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Pens' St. Patrick's Day Jerseys Feature Gaelic Translations of Player Names

by Michelle Crechiolo / Pittsburgh Penguins

Mighty in battle.

That’s what Evgeni Malkin’s last name means when translated into the traditional Irish Gaelic language.

Pretty awesome, right?

What’s even cooler is that on Saturday during warm-ups, Malkin and the rest of his Penguins teammates wore special green jerseys that had their names written in Gaelic calligraphy on the backs.

Click here to see each Penguins player's name translated!

The Pens do special warm-up jerseys every season for certain occasions – including purple and pink ones for Hockey Fights Cancer and camouflage ones for Military Appreciation Night – that they later auction off for charity.

And each year, head equipment manager Dana Heinze works with John Young of Pro Knitwear, the company that crafts all of their jerseys and stitches on the logos, letters and numbers, to come up with different designs.

“We don’t want to continually do the same thing, because it then becomes stale,” Heinze said. “It’s sort of become a little thing with John Young at Pro Knitwear and myself to come up with cool ideas to outdo ourselves each year. Trying to stay ahead of everybody is tough, because there’s a lot of cool stuff out there and we don’t like to copy. But we want to try and keep pushing the bar in a professional way as best we can.”

The St. Patrick’s Day design is particularly special for Young, as he grew up in Ireland. He moved to the States when he was 18 years old looking for work – which he found when Pro Knitwear CEO Tim Feeney hired him on. He’s been there ever since.

“Being an Irish company and myself being from Ireland, I take personal pleasure in this one,” Young said.

Starting last year, Heinze and Young began incorporating the color orange along with the Irish and American flags to make sure they represented everyone, not just a certain region.

“John is an Irishman, so when it comes time to do the St. Patrick’s Day jerseys, he gets excited,” Heinze said. “He has brought a lot to the table. He’ll come and he’ll bring a couple of different samples that we’ll talk about and we’ll lay them out, look at them, and say this works, this doesn’t work.

“When we thought the ones last year were really cool, we had to figure out how we were going to outdo ourselves. That’s when the thought of doing the players’ names in Gaelic came about.”

So Young got in contact with John Webber, a semi-retired professor at Carnegie Mellon University who has been studying names, their origins and meanings for the last 32 years and specializes in Ireland and the Celtic nation. Webber has written over 400,000 names in 21 different languages over his long and distinguished career, but had never worked with a professional sports team before this.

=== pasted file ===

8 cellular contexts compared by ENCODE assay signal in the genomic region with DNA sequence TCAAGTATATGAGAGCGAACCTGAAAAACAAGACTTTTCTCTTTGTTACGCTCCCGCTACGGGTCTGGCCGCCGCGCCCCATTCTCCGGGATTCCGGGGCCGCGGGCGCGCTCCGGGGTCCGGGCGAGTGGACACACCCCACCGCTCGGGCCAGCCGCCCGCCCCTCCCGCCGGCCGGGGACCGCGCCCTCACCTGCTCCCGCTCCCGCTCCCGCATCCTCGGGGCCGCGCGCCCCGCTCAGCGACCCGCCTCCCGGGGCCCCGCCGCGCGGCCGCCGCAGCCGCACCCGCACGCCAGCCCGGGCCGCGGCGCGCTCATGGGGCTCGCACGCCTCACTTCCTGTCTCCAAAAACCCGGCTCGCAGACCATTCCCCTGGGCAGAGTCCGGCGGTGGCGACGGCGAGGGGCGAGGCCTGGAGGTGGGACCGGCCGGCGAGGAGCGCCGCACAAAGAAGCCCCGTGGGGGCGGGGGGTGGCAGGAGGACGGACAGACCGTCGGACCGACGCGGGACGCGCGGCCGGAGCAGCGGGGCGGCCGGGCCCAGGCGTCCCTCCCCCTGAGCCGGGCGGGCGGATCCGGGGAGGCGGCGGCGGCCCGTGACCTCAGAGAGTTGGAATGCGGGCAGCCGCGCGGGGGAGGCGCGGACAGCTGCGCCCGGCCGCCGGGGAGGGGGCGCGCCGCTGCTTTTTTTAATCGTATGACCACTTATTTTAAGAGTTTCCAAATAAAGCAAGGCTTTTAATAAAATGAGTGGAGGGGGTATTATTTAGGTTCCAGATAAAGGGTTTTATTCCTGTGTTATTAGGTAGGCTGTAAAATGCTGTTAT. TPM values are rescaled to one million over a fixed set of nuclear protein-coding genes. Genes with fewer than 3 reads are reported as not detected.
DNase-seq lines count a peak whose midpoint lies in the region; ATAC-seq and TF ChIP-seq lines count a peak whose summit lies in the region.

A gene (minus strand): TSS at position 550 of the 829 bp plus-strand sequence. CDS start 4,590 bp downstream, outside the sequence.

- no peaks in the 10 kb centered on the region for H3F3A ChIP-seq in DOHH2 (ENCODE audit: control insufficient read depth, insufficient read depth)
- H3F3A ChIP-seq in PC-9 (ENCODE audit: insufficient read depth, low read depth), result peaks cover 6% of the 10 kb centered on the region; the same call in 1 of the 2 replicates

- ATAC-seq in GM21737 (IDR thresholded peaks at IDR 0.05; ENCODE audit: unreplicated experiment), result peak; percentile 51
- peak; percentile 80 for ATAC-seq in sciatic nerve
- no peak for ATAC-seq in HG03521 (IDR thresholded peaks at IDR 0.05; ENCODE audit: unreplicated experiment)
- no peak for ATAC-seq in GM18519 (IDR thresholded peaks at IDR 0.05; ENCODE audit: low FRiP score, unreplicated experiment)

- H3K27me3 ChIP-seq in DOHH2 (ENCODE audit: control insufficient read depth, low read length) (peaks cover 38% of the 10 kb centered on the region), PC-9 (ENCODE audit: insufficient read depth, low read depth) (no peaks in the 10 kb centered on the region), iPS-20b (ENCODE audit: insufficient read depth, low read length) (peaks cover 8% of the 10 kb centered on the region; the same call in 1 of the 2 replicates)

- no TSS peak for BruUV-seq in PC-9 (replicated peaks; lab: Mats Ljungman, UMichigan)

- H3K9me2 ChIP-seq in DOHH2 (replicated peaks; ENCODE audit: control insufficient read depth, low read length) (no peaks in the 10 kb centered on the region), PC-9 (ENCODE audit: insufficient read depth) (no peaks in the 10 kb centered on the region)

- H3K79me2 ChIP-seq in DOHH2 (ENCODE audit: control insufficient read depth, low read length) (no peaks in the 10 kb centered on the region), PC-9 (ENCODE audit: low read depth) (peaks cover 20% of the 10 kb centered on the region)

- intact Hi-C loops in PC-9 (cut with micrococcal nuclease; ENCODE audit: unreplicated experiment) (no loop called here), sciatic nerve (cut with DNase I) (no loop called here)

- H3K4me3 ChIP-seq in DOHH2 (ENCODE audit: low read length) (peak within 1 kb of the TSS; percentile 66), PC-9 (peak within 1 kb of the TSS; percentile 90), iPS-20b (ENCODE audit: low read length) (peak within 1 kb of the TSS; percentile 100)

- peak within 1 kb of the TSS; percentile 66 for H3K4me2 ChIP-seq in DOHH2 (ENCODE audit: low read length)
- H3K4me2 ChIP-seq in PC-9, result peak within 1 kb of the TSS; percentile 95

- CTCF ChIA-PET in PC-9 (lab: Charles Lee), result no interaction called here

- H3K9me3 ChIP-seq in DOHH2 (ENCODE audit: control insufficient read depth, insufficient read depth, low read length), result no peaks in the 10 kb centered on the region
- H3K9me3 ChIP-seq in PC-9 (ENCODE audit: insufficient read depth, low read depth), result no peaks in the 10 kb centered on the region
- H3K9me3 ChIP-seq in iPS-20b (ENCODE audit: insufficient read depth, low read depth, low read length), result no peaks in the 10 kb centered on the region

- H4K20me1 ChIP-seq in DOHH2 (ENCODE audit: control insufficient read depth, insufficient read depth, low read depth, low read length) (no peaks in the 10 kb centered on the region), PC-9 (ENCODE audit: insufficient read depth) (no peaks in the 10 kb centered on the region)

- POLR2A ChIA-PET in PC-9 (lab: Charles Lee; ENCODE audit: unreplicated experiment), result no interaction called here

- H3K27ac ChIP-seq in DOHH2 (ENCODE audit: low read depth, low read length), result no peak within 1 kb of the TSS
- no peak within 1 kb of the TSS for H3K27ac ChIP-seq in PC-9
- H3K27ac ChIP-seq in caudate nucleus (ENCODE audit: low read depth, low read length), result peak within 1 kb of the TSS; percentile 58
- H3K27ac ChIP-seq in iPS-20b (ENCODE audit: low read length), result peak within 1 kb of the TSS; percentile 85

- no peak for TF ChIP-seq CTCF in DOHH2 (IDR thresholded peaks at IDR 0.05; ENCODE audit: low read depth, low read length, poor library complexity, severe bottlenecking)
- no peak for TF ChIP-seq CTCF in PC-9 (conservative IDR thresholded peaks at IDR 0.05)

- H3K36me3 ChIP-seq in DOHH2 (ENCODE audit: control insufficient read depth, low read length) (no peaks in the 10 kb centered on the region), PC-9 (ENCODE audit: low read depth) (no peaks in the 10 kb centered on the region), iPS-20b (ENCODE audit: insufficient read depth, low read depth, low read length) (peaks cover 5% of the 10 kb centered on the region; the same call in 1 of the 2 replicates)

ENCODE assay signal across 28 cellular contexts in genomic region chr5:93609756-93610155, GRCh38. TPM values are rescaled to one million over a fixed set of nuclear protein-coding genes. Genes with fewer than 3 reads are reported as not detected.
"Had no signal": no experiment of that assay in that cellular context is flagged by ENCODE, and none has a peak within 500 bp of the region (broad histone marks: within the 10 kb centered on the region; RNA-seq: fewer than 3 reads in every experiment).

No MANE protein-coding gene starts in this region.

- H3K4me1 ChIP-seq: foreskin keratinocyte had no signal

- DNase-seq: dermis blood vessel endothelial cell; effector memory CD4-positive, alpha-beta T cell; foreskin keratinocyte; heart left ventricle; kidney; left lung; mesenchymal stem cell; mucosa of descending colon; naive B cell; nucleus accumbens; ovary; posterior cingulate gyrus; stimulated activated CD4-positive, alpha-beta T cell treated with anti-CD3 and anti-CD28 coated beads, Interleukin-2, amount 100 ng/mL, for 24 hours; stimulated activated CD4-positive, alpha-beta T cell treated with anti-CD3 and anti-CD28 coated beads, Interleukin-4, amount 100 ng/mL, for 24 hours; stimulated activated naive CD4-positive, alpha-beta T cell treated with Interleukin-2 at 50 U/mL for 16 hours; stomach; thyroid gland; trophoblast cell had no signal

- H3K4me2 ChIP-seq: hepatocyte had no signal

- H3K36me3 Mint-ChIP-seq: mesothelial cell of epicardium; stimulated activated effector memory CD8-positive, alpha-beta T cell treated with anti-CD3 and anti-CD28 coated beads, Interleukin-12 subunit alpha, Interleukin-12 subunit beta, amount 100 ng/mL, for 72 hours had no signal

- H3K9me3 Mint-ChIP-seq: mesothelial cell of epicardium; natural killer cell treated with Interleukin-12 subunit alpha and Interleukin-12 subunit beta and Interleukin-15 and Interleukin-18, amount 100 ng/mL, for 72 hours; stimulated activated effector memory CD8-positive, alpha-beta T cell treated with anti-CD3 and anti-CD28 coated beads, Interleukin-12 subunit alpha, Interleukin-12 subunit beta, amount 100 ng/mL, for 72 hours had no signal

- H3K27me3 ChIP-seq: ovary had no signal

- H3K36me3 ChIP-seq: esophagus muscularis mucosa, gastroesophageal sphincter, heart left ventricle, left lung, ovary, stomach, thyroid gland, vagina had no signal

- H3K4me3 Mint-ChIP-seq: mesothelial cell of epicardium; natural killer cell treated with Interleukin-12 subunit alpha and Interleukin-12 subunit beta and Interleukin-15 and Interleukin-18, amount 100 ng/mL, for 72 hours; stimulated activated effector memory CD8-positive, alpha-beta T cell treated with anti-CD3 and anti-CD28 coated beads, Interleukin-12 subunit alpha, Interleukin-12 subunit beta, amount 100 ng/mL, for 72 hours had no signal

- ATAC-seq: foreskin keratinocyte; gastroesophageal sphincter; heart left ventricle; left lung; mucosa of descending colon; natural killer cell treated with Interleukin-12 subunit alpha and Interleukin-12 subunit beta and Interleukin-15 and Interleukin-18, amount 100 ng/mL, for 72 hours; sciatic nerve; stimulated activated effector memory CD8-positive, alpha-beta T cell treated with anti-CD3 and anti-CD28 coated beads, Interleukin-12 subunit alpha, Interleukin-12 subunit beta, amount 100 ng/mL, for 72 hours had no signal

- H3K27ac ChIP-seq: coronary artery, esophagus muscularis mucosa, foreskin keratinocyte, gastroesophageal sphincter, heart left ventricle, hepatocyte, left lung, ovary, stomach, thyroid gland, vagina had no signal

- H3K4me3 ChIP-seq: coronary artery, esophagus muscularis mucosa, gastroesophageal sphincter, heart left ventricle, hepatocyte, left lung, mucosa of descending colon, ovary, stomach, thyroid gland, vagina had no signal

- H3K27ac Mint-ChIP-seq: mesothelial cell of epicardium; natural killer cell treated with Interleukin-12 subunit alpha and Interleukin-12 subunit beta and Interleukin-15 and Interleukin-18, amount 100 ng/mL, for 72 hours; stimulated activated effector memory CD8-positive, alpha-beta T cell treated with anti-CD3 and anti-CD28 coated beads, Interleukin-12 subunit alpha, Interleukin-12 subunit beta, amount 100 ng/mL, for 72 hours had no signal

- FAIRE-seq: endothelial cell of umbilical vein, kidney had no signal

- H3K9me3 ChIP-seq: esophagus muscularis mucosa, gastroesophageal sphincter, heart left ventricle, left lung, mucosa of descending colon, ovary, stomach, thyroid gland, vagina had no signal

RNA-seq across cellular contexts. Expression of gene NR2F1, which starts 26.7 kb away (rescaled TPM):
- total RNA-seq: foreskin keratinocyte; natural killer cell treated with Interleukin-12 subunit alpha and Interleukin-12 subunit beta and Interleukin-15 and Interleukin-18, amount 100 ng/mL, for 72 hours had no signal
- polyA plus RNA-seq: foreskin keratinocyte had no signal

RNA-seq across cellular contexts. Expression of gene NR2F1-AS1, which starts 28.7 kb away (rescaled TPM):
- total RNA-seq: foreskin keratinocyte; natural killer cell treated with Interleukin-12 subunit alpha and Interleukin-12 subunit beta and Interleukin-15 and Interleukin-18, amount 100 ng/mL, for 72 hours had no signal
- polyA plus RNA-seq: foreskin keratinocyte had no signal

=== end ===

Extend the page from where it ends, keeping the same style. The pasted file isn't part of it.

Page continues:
Not only did Webber translate each name into Gaelic calligraphy for the nameplates – he also translated the meaning of each player’s first and last name. It was a process he thoroughly enjoyed, though he did have to pull out his reference books from time to time.

“The diversity of names concentrated in this one particular area – it’s really something,” he said. “Right away I knew most of them, but I did have to refer to some of them.

“Hornqvist (was the most difficult), because it means land that’s out there in the water that has a horn shape. So it translates to ‘dwells on a horn-curved tract of land.’ It’s also called a ross. People named Ross, their name means the same thing.”

While some of the Gaelic translations look similar to their English counterparts, others aren’t even close. For example, while Craig Adams is “O’ Adaim,” Hornqvist’s is written out as “Corncuar.”

“When you see their names sometimes it doesn’t translate out exactly,” Heinze said. “It is so cool to see what everyone’s first and last names are. We were a little concerned to see how the names translated out, but I think they came out awesome. It’s a bit of a shock when you see these players and you see Spaling or Crosby or Malkin or Hornqvist and their names are a little different, but we’re just trying to be different. It’s St. Patrick’s Day, celebrating that, so why not go with the Gaelic names.”

Thankfully, the numbers make it easy to figure out who’s who – but just in case, the traditional set tag on the inside of the sweater has the player’s full name written out in English.

Speaking of the numbers, there’s more to those than meets the eye as they feature an Irish trinity, which symbolizes the eternal circle of life.

“If you look at Crosby’s jersey, you’ll see that at the top of his seven, the triangles are all intertwined,” Young said. “We just sort of put them in ourselves. We just made them up as we went along to give it that look.”

All in all, the jerseys took over an hour EACH to get all of the stitching and detailing done.

“I think the uniqueness of this jersey this year was just so neat,” Heinze said. “The numbers are sublimated with the Irish trinities … it’s amazing. These are really special and I think the people that are going to purchase them are going to get really a one-of-a-kind special jersey from the Penguins.”

Now, as Heinze began, “The question is…”

Young finished his sentence for him. “How do we top it?”

They both laughed. “We’ll worry about that in 365 days,” Young joked.

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